• Still something missing in this, which is the implicit claim that the mitosis process itself is “stimulated”, i.e. probably either enabled or made faster, by the presence of the molecule in question
  • Importantly, we are not proposing to pre-populateChEBI from text-mining results. There is far too much noise in the data for that to work out. Rather, we are proposing the development of enhanced curation tools which support the work of the human curators.
  • Using multiple ontologies to characterise the bioactivity of small molecules

    1. 1. WoMBO @ ICBO, Buffalo, July 2011<br />Use of Multiple Ontologiesto Characterise the Bioactivityof Small Molecules<br />Ying Yan1<br />Janna Hastings2,3<br />Jee-Hyub Kim1<br />Stefan Schulz4<br />Christoph Steinbeck2<br />Dietrich Rebholz-Schuhmann1<br />1 Text Mining, European Bioinformatics Institute, UK<br />2Chemoinformatics and Metabolism, European Bioinformatics Institute, UK<br />3 Swiss Centre for Affective Sciences, University of Geneva, Switzerland<br />4 Institute for Medical Informatics, Statistics and Documentation, Medical University of Graz, Austria<br />
    2. 2. Bioactivity is what small molecules doin biological systems<br />Small molecules bind to receptors<br />Biochemical pathway is altered<br />On a macro scale, a phenotypic effect is observed<br />Tuesday, July 26, 2011<br />2<br />Multiple Ontologies for Small Molecule Bioactivity – WoMBO 2011<br />
    3. 3. ChEBI is an ontology of small molecules and their properties<br />Tuesday, July 26, 2011<br />3<br />Multiple Ontologies for Small Molecule Bioactivity – WoMBO 2011<br />ChEBI Ontology<br />chemical entity<br />role<br />biological role<br />chemical substance<br />molecular entity<br />application<br />chemical role<br />group<br />carbonyl compound<br />pharmaceutical<br />solvent<br />carboxy group<br />carboxylic acid<br />antibacterial drug<br />cyclooxygenaseinhibitor<br />has part<br />has role<br />cefpodoxime (CHEBI:606443)<br />
    4. 4. ChEBI role assertions are sparse<br />Roles<br />Tuesday, July 26, 2011<br />4<br />Multiple Ontologies for Small Molecule Bioactivity – WoMBO 2011<br />Chemical entities<br />(26000)<br />Chemical entities mapped to roles<br />(3000)<br />Mapped roles<br />(600)<br />has role<br />
    5. 5. Bioactivity is reportedin the scientific literature<br />“Resveratrol inhibits cyclooxygenase-2 transcription and activity in phorbol ester-treated human mammary epithelial cells”<br />“Curcumininhibits cyclooxygenase-2 transcription in bile acid-and phorbol ester-treated human gastrointestinal epithelial cells”<br />Tuesday, July 26, 2011<br />5<br />Multiple Ontologies for Small Molecule Bioactivity – WoMBO 2011<br />
    6. 6. ChEBI bioactivities are pre-coordinated<br />Tuesday, July 26, 2011<br />6<br />Multiple Ontologies for Small Molecule Bioactivity – WoMBO 2011<br />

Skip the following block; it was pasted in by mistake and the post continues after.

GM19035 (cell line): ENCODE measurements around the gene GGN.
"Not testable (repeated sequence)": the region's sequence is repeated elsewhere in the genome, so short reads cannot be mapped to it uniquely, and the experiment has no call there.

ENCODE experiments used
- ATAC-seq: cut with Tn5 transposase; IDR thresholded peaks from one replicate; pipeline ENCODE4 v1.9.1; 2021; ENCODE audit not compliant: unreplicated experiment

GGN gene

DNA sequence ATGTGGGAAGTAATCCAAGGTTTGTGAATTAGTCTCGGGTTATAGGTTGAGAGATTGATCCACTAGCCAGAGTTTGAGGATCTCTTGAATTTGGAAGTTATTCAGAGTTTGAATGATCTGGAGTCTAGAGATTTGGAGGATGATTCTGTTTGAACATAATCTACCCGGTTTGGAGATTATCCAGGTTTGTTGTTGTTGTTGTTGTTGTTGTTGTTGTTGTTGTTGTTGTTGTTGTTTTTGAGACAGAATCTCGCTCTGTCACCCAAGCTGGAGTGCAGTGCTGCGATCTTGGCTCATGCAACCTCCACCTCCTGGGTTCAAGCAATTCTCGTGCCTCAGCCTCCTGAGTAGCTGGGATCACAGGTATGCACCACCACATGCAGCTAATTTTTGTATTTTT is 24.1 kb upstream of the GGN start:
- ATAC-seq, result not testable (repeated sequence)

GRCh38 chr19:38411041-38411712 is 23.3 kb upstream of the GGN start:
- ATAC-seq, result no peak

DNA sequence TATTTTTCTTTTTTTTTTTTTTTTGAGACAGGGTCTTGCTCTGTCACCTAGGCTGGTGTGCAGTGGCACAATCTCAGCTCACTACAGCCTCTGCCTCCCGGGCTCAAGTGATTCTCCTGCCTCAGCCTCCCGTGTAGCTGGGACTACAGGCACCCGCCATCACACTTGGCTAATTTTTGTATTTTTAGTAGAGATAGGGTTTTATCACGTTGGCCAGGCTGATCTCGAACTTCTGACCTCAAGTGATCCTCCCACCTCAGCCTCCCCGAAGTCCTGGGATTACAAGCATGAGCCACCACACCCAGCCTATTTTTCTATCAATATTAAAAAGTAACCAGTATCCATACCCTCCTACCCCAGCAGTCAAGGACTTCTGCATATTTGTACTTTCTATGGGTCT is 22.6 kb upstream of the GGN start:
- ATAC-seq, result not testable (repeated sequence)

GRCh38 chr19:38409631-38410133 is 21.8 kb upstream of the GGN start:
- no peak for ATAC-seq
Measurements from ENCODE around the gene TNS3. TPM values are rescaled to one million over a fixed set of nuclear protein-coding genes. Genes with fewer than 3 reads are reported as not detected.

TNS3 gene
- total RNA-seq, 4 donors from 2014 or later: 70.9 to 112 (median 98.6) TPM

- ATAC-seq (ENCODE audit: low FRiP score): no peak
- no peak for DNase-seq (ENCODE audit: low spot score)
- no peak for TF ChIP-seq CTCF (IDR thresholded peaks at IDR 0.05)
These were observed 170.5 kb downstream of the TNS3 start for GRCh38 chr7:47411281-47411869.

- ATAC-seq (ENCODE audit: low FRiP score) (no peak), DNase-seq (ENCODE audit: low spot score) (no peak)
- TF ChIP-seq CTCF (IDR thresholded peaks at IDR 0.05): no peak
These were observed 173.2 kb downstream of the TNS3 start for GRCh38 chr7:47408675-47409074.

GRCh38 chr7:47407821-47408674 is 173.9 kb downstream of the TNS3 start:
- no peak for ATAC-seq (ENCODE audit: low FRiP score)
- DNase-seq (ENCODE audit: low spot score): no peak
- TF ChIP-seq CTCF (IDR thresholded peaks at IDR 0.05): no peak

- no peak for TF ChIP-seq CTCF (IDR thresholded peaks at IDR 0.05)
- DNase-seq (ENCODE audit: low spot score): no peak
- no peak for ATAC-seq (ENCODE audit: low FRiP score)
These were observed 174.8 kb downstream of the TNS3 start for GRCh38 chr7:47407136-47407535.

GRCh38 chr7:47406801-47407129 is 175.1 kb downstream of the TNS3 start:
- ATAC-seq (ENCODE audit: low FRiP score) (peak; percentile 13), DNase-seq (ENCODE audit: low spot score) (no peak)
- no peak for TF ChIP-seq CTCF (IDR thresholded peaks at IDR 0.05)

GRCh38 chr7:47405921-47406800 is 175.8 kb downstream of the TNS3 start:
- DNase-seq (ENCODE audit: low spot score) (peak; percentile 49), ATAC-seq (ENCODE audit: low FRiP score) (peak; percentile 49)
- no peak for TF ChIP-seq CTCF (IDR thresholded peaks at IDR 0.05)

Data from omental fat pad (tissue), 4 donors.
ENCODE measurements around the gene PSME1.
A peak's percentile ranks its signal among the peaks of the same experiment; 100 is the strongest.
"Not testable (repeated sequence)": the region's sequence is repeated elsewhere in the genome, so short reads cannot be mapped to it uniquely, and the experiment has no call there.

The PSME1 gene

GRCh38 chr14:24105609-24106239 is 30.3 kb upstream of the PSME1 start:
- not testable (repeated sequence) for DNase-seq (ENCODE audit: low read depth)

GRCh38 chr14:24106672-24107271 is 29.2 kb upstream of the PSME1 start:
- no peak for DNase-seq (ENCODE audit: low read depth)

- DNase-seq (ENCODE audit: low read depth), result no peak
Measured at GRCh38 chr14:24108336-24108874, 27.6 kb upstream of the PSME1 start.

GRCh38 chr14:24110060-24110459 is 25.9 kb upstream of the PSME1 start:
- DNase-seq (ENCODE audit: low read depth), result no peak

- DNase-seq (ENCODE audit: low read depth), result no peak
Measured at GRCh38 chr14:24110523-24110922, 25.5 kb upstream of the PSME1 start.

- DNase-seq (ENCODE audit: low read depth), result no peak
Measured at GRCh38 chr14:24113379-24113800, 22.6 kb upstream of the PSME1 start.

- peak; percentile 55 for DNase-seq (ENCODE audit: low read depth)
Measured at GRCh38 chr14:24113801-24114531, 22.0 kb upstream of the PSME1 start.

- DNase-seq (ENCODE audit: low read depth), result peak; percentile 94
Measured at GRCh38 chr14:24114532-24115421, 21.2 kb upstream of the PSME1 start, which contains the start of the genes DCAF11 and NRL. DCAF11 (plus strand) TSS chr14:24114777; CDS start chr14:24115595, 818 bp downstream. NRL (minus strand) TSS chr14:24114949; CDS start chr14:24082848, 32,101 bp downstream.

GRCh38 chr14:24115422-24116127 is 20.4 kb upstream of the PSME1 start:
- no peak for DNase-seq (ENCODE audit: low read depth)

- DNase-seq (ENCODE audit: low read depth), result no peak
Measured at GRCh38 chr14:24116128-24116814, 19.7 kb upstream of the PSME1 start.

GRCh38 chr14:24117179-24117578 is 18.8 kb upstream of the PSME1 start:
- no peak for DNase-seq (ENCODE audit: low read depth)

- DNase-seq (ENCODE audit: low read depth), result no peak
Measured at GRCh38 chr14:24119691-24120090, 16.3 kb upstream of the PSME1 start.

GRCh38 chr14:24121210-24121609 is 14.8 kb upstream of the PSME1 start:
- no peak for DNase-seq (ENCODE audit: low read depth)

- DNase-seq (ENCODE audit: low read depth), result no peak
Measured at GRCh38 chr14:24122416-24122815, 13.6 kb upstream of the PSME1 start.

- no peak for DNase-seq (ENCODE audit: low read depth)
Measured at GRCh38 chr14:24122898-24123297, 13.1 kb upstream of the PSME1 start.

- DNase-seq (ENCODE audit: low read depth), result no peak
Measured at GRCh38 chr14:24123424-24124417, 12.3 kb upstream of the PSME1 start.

7. 7. Bioactivity refers to multiple semantic types<br />Enzymes / proteins in general <br />Biological processes<br />Cellular or anatomical locations <br />Organism type<br />Tuesday, July 26, 2011<br />7<br />Multiple Ontologies for Small Molecule Bioactivity – WoMBO 2011<br />
    8. 8. The language of bioactivity<br />inhibitor activator modulator<br />agonist antagonist regulator<br />suppressor adaptor stimulator<br />toxin factor messenger blocker <br />Tuesday, July 26, 2011<br />8<br />Multiple Ontologies for Small Molecule Bioactivity – WoMBO 2011<br />chemical<br />target<br />Relation extraction via trigger words as features<br />
    9. 9. Targets and types of interaction<br />beta-adrenergic receptor inhibitor<br />Tuesday, July 26, 2011<br />9<br />Multiple Ontologies for Small Molecule Bioactivity – WoMBO 2011<br />type ofinteraction<br />target<br />
    10. 10. Severalsyntactical structures<br />Noun phrase or adjective/adverb composition: Kinase suppressor, HIV transcriptase inhibitor<br />Prepositional phrase modifier: Suppressor of fused protein Oct-1 CoActivator in S phase protein<br />Verb phrase as noun phrase modifier: Carbonic-anhydrase inhibitors causing adverse effects in therapeutic use<br />Relative clauses as modifier: Factor that binds to inducer of short transcripts protein 1<br />Tuesday, July 26, 2011<br />10<br />Multiple Ontologies for Small Molecule Bioactivity – WoMBO 2011<br />
    11. 11. Text mining approach<br />Syntactic parsing<br />Chemical tagging (Oscar, Jochem)<br />Named entity recognition(UniProtKB, Organ, Organisms and GO Biological Process)<br />Target disambiguation (nested types)<br />Pruning ‘noisy’ results using rules<br />source: MEDLINE abstracts<br />Tuesday, July 26, 2011<br />11<br />Multiple Ontologies for Small Molecule Bioactivity – WoMBO 2011<br />
    12. 12. Pruning out noise<br />Largest challenges:<br />Difficulty in small molecule term recognition<br />Small molecule – protein disambiguation<br />Remove triples from the candidate list when the putative small molecule term:<br />is a role term according to ChEBI(e.g. antibiotic)<br />has the suffix -ase (normally enzyme names)<br />has less than threecharacters<br />Tuesday, July 26, 2011<br />12<br />Multiple Ontologies for Small Molecule Bioactivity – WoMBO 2011<br />
    13. 13. Results: distribution (feature/target)<br />Tuesday, July 26, 2011<br />13<br />Multiple Ontologies for Small Molecule Bioactivity – WoMBO 2011<br />